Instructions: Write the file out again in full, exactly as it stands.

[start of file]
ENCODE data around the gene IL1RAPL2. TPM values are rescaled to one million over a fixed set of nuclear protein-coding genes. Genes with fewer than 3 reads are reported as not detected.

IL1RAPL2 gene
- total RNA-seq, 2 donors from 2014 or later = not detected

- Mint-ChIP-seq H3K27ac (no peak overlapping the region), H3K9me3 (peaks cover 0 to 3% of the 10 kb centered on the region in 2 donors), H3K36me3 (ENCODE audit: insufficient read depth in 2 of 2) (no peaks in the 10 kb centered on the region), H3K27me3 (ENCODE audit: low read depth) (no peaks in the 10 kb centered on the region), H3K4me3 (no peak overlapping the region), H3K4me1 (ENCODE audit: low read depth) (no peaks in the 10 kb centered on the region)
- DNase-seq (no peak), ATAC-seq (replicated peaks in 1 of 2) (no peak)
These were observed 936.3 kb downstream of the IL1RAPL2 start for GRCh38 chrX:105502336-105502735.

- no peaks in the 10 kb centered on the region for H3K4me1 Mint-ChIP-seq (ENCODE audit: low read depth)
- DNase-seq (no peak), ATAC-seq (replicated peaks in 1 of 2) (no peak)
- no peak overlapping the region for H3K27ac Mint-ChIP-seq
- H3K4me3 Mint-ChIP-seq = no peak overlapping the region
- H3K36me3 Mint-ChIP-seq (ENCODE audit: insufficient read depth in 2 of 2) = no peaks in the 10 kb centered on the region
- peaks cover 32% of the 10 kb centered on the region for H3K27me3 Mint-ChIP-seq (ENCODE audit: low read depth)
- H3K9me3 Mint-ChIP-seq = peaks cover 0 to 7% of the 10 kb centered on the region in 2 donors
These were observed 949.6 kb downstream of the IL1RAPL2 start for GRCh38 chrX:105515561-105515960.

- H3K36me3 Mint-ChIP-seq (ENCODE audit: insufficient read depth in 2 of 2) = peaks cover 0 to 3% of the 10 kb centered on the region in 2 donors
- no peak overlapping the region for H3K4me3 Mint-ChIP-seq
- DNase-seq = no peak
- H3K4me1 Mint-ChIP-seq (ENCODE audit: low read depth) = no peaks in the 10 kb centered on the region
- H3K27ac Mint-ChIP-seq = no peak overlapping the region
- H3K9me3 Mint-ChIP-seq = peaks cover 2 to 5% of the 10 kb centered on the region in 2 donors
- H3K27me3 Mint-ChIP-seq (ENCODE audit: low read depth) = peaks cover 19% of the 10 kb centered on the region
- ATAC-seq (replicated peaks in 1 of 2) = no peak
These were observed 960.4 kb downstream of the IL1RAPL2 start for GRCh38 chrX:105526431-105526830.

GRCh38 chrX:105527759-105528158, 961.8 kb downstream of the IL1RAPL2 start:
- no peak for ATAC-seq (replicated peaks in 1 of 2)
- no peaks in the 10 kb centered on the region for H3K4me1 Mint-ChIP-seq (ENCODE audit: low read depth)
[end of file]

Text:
ENCODE data around the gene IL1RAPL2. TPM values are rescaled to one million over a fixed set of nuclear protein-coding genes. Genes with fewer than 3 reads are reported as not detected.

IL1RAPL2 gene
- total RNA-seq, 2 donors from 2014 or later = not detected

- Mint-ChIP-seq H3K27ac (no peak overlapping the region), H3K9me3 (peaks cover 0 to 3% of the 10 kb centered on the region in 2 donors), H3K36me3 (ENCODE audit: insufficient read depth in 2 of 2) (no peaks in the 10 kb centered on the region), H3K27me3 (ENCODE audit: low read depth) (no peaks in the 10 kb centered on the region), H3K4me3 (no peak overlapping the region), H3K4me1 (ENCODE audit: low read depth) (no peaks in the 10 kb centered on the region)
- DNase-seq (no peak), ATAC-seq (replicated peaks in 1 of 2) (no peak)
These were observed 936.3 kb downstream of the IL1RAPL2 start for GRCh38 chrX:105502336-105502735.

- no peaks in the 10 kb centered on the region for H3K4me1 Mint-ChIP-seq (ENCODE audit: low read depth)
- DNase-seq (no peak), ATAC-seq (replicated peaks in 1 of 2) (no peak)
- no peak overlapping the region for H3K27ac Mint-ChIP-seq
- H3K4me3 Mint-ChIP-seq = no peak overlapping the region
- H3K36me3 Mint-ChIP-seq (ENCODE audit: insufficient read depth in 2 of 2) = no peaks in the 10 kb centered on the region
- peaks cover 32% of the 10 kb centered on the region for H3K27me3 Mint-ChIP-seq (ENCODE audit: low read depth)
- H3K9me3 Mint-ChIP-seq = peaks cover 0 to 7% of the 10 kb centered on the region in 2 donors
These were observed 949.6 kb downstream of the IL1RAPL2 start for GRCh38 chrX:105515561-105515960.

- H3K36me3 Mint-ChIP-seq (ENCODE audit: insufficient read depth in 2 of 2) = peaks cover 0 to 3% of the 10 kb centered on the region in 2 donors
- no peak overlapping the region for H3K4me3 Mint-ChIP-seq
- DNase-seq = no peak
- H3K4me1 Mint-ChIP-seq (ENCODE audit: low read depth) = no peaks in the 10 kb centered on the region
- H3K27ac Mint-ChIP-seq = no peak overlapping the region
- H3K9me3 Mint-ChIP-seq = peaks cover 2 to 5% of the 10 kb centered on the region in 2 donors
- H3K27me3 Mint-ChIP-seq (ENCODE audit: low read depth) = peaks cover 19% of the 10 kb centered on the region
- ATAC-seq (replicated peaks in 1 of 2) = no peak
These were observed 960.4 kb downstream of the IL1RAPL2 start for GRCh38 chrX:105526431-105526830.

GRCh38 chrX:105527759-105528158, 961.8 kb downstream of the IL1RAPL2 start:
- no peak for ATAC-seq (replicated peaks in 1 of 2)
- no peaks in the 10 kb centered on the region for H3K4me1 Mint-ChIP-seq (ENCODE audit: low read depth)